On March 27, NFL owners voted to allow the relocation of the Oakland Raiders to Las Vegas, Nev. After years of botched stadium deals and relocation attempts, the move seemed inevitable. The relocation will be league’s third in the last year, after the St. Louis Rams and San Diego Chargers ditched their longtime homes for Los Angeles, Cal.
While it may seem cynical to let a franchise move to Sin City, there is a solid argument to be made. The greater Las Vegas area has more than 2 million residents, making it the largest metro area without a professional sports team. Although the NHL’s new expansion franchise, the Vegas Golden Knights, will begin play this year, the allure of an NFL franchise is much greater. The Raider’s history in Los Angeles also gives them an immediate fan base not too far away.
The Raiders have been trying to secure a new stadium for years. Their current stadium, the ugly and outdated Oakland Alameda Coliseum, has been standing since 1966 and its age and shortcomings have left the Raiders near the bottom of the league in home game revenue.
Unfortunately, the team was not able to secure the necessary tax dollars to fund a new stadium in Oakland. The NFL also rejected the Raiders’ proposed move to Los Angeles last summer, instead favoring the plan of the once St. Louis, now Los Angeles, Rams. However, the Raiders were able to cut a deal on a stadium in Las Vegas, one that was too good to pass up.
The Raiders will build their nearly $2 billion stadium with the help of $750 million in Clark County, Nev. taxpayer money along with $650 million in financing from Bank of America. Most of those taxpayer dollars will come from the litany of tourists that visit the city. Las Vegas owner Mark Davis also saved a ton of money by negotiating the relocation fee down to around $350 million, a significantly lower number than the $650 million both the Rams and Chargers paid.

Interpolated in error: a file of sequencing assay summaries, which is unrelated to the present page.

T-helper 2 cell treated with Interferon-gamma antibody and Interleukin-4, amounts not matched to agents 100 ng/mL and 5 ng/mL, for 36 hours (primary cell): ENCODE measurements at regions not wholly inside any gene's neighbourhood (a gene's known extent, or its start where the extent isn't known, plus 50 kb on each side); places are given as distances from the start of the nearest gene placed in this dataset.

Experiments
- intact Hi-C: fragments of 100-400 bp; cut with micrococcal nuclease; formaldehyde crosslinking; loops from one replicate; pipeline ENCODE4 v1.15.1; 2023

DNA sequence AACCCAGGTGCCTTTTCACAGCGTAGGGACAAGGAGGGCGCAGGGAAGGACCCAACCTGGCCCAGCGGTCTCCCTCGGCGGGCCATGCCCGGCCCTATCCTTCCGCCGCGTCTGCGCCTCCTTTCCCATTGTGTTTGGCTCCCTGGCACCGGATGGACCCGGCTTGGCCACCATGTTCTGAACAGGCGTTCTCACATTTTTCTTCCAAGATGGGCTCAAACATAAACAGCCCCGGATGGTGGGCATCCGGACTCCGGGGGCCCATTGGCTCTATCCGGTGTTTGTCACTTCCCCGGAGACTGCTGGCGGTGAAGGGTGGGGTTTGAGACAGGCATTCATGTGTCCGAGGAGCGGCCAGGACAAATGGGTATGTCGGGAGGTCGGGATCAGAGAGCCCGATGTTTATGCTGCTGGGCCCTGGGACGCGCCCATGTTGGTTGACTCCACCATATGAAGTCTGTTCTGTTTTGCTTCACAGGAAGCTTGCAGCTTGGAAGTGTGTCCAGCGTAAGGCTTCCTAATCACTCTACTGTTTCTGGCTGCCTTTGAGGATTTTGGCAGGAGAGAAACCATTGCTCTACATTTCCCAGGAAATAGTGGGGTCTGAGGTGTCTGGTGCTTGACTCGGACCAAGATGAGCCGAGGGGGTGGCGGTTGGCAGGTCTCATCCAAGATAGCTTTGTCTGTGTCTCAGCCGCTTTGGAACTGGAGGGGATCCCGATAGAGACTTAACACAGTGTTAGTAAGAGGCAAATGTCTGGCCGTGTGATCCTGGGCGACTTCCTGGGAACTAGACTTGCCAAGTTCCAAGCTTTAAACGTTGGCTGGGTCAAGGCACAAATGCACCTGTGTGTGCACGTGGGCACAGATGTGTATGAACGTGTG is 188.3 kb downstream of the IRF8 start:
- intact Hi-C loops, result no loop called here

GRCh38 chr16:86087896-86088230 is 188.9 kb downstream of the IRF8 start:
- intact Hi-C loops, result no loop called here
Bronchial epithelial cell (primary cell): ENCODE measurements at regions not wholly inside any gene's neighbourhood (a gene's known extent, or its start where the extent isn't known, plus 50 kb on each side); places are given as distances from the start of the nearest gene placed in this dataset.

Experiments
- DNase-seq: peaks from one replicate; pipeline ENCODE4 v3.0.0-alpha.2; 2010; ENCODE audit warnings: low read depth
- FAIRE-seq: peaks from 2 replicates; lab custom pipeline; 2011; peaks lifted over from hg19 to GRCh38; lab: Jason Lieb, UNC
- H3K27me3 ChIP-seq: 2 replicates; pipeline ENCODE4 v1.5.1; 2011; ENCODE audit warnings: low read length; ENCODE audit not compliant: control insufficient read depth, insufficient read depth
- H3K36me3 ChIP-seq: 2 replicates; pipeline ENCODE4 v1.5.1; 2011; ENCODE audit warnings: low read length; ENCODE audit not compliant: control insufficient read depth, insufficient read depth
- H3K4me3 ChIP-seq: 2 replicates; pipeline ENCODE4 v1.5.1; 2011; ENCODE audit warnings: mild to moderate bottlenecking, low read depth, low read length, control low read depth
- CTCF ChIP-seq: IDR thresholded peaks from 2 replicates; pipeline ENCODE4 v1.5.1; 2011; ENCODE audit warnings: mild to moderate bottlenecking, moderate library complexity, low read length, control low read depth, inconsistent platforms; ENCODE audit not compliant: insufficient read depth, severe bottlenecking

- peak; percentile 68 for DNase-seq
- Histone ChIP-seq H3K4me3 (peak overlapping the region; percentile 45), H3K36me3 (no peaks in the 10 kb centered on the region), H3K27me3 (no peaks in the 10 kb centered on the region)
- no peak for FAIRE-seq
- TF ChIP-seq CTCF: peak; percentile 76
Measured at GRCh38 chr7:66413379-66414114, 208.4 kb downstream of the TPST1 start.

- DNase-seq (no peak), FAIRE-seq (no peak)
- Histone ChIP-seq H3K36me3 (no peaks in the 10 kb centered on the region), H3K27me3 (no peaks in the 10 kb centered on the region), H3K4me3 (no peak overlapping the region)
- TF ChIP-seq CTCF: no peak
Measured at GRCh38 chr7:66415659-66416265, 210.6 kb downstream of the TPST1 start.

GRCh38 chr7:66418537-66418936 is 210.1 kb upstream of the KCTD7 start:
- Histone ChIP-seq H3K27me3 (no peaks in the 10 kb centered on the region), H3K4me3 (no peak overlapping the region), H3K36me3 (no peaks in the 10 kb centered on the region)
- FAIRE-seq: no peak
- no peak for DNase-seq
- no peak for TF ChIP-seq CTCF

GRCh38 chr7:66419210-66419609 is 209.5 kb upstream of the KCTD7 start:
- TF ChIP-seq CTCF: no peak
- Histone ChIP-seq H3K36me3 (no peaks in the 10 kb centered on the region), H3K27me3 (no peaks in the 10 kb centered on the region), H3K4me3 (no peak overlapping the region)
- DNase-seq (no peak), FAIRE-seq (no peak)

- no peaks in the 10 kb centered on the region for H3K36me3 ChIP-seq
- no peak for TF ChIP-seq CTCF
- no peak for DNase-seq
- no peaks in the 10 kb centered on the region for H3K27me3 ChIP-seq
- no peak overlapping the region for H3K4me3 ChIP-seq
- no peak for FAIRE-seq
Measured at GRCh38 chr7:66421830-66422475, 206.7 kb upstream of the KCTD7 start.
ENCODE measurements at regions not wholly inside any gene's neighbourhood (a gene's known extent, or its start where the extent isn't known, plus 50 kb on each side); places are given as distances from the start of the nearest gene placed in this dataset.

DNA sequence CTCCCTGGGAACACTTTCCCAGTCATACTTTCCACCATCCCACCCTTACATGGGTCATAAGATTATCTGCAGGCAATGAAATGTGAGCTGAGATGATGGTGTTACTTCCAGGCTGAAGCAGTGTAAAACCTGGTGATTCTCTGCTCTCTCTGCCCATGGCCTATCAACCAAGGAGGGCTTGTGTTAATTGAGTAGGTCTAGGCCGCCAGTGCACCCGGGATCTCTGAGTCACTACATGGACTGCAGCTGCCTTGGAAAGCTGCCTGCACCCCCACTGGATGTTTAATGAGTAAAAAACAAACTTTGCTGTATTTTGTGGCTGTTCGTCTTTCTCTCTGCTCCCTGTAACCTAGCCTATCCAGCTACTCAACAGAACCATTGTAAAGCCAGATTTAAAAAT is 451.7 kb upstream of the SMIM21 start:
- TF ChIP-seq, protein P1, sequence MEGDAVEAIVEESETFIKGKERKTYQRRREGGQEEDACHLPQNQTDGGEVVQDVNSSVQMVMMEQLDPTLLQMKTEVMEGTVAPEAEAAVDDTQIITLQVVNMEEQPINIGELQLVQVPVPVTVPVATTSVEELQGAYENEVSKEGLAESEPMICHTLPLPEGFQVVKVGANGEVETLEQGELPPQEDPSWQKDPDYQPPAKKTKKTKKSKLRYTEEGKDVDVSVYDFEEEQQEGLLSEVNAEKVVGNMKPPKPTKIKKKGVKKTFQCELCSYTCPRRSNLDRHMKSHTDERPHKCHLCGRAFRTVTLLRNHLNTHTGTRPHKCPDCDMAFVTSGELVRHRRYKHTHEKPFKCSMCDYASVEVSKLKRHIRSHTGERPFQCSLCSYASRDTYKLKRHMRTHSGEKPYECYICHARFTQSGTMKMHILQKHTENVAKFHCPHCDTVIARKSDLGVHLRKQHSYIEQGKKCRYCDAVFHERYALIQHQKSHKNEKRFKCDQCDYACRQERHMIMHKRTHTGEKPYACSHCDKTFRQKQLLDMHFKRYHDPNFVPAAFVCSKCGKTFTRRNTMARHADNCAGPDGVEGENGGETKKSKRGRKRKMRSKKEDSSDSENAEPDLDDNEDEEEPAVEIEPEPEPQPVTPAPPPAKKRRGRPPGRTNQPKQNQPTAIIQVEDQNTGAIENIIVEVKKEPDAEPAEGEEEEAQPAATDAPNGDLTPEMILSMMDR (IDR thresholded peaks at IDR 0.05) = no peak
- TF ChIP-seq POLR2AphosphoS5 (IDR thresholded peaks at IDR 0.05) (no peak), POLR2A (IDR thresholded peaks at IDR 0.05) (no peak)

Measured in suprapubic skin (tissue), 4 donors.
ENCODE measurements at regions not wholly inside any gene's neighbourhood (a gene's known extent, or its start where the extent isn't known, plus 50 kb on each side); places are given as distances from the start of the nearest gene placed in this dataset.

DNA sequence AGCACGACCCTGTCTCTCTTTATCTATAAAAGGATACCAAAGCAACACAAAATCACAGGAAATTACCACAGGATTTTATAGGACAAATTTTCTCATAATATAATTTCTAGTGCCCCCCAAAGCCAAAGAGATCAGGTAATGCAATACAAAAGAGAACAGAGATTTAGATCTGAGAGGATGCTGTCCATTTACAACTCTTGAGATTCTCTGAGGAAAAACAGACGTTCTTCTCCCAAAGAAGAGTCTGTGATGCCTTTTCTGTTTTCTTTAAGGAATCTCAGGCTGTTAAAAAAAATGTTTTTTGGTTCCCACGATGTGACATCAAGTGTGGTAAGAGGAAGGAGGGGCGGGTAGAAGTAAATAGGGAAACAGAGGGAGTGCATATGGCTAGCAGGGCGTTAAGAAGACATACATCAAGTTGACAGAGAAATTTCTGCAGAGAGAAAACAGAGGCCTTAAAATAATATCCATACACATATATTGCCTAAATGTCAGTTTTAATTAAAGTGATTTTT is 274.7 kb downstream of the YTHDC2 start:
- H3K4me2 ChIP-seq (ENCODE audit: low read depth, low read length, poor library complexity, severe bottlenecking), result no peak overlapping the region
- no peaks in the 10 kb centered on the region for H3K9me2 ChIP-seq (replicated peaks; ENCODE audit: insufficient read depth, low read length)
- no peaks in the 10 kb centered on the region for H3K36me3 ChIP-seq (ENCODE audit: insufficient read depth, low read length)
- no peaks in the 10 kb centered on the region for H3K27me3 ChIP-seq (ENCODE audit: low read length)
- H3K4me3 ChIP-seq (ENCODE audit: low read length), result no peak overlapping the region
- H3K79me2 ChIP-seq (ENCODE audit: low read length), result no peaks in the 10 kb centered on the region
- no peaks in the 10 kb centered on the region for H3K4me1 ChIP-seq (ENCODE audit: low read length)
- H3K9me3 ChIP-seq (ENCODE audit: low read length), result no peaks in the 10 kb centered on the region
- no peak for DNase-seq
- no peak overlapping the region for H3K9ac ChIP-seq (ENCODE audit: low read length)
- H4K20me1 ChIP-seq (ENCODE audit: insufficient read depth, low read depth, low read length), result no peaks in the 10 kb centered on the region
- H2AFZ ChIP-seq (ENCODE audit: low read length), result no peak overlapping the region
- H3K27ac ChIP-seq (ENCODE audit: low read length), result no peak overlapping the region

Yet, there seems to be plenty of drawbacks to the move. The assumption that moving to a city without a professional franchise will guarantee success is shortsighted. Television money reigns most superior today. The Raiders will be moving from the country’s sixth biggest television market to its 40th. They will instantly have the fifth smallest NFL market as well. Although the Raiders have struggled to fill up seats in Oakland, there is no certainty that they will be able change that in Las Vegas. The city will be near the bottom of NFL cities in terms of population and average income. With that in mind, it may be difficult to fill a 65,000-seat stadium weekly. The Raiders have insisted that tourists will make up the gap and will buy as much as a third of each game’s tickets. However, there is currently no basis for the assumption that tourists can become a major source of ticket sales.
The sole winner of the move will not be the fans or the league, but the pockets of Raiders owner Mark Davis. The city of Oakland did its best to retain its team, making a final offer of $350 million in public money last December. Davis, just like many other selfish owners, instead went searching for a deal that would pay for the stadium itself. In fact, Oakland Mayor Libby Schaaf’s refusal to waste more public funds on a stadium has turned her into a local hero of sorts, and rightfully so.
Until their stadium is finished, the Raiders will remain in Oakland. The move will likely occur after the 2018 season, making for two seasons of the lame-duck Oakland Raiders. Perhaps the move will be for the best. The league could profit heavily with the addition of a Las Vegas television market. The stadium could also turn into a profitable tourist attraction for the team and city.
Andrew Lombardo is a journalism major from Middletown, Conn. He can be reached at firstname.lastname@example.org or on Twitter @Anlombardo8.